Islam is not about extremism, fundamentalism, liberalism, or any other –ism that lurks in the media circles out there – rather it’s about being on the “straight path” as defined by Quran and the Prophet, the deviation from which puts us on “separate” paths. As we traverse the minefields of the present day societies, we see ourselves engaged in endless and senseless debates of trying to make haram as halal and halal as haram. We are pulled in discussions that benefit the general media more than enlightening us to return to and stay the course. Today’s society that feeds on the craze of fashion, figure, and fun is driving us to build fancy houses more than better homes and families. Our priorities obviously have become lopsided. So, why not follow the “straight” path when it holds so much promise? The reasons are many and have been debated for centuries. One small post clearly can not do justice to the topic, but starting the process will bring us closer to addressing these issues.
One of the reasons is failure to mature in our understanding of the religion. When we fail in such a pursuit, we operate at reduced levels of wisdom and as a result we disintegrate in divided families, communities and nations. This “understanding” can not and should not be mixed with “knowledge”. The truth is that while many of us may have the “knowledge” but we do not really “understand” our religion. The message simply doesn’t “click”. It is only when we start connecting the dots after getting the knowledge that we can begin to see the “light”. Understanding therefore is a process that takes time and requires energy. A teenager may “know” that smoking is bad for health while a chain smoker who just lost a lung to lung cancer may fully “understand” that smoking is bad for health. “Understanding therefore is the awareness of the connectedness of this information. It is understanding which allows knowledge to be put to use. Understanding represents a higher level than simple knowledge.”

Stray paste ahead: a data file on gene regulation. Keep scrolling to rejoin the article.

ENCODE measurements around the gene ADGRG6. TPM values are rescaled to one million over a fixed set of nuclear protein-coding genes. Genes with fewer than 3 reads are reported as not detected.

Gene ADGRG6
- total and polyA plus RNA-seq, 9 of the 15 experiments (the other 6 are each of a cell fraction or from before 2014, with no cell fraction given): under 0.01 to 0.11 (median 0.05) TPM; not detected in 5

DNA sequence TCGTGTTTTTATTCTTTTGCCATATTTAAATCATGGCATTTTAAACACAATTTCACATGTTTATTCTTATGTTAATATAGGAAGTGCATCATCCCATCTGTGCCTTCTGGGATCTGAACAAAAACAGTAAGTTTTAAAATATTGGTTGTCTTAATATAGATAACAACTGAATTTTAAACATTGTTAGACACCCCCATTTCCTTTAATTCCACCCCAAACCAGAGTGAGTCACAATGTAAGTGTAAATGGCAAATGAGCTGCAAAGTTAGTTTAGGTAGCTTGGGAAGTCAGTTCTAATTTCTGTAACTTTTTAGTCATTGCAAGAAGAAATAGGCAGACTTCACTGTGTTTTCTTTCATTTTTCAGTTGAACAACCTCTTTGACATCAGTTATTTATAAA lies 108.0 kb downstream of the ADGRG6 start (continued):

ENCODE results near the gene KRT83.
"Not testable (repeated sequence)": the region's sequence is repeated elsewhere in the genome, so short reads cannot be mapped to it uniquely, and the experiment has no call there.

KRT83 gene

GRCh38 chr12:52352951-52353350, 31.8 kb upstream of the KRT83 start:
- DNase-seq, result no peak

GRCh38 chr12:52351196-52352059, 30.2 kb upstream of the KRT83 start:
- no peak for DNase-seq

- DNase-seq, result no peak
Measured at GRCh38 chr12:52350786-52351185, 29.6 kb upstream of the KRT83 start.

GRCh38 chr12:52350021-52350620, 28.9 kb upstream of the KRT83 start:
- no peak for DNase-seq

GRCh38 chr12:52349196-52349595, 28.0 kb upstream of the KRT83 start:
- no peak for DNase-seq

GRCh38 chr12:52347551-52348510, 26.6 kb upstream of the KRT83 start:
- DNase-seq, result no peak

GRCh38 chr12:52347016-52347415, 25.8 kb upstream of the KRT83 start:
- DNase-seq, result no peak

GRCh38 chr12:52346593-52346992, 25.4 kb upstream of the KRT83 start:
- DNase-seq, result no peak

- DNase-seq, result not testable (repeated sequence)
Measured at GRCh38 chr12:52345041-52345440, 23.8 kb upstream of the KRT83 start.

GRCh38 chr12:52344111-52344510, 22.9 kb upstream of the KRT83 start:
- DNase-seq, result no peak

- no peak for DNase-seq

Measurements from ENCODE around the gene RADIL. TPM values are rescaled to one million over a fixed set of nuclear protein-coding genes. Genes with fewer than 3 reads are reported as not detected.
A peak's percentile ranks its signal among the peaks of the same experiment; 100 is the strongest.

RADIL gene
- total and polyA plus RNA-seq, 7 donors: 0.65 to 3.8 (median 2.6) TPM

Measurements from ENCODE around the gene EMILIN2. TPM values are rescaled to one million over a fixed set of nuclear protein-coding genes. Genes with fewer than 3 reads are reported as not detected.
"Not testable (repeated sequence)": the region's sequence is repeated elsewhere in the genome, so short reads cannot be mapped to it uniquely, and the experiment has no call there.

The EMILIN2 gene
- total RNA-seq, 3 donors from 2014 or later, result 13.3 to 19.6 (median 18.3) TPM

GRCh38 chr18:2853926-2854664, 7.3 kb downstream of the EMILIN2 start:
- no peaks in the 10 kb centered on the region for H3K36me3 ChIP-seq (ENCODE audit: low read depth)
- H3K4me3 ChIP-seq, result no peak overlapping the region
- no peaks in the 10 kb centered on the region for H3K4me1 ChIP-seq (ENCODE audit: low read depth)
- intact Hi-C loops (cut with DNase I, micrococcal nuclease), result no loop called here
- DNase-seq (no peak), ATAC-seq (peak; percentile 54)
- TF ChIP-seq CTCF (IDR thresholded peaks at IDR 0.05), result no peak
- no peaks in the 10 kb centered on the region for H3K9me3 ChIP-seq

……… And those who are firmly grounded in knowledge say: "We believe in it; the whole of it (clear and unclear Verses) are from our Lord." And none receive admonition except men of understanding. (Quran: Aal-e-Imran:7) [(Tafsir At-Tabaree)]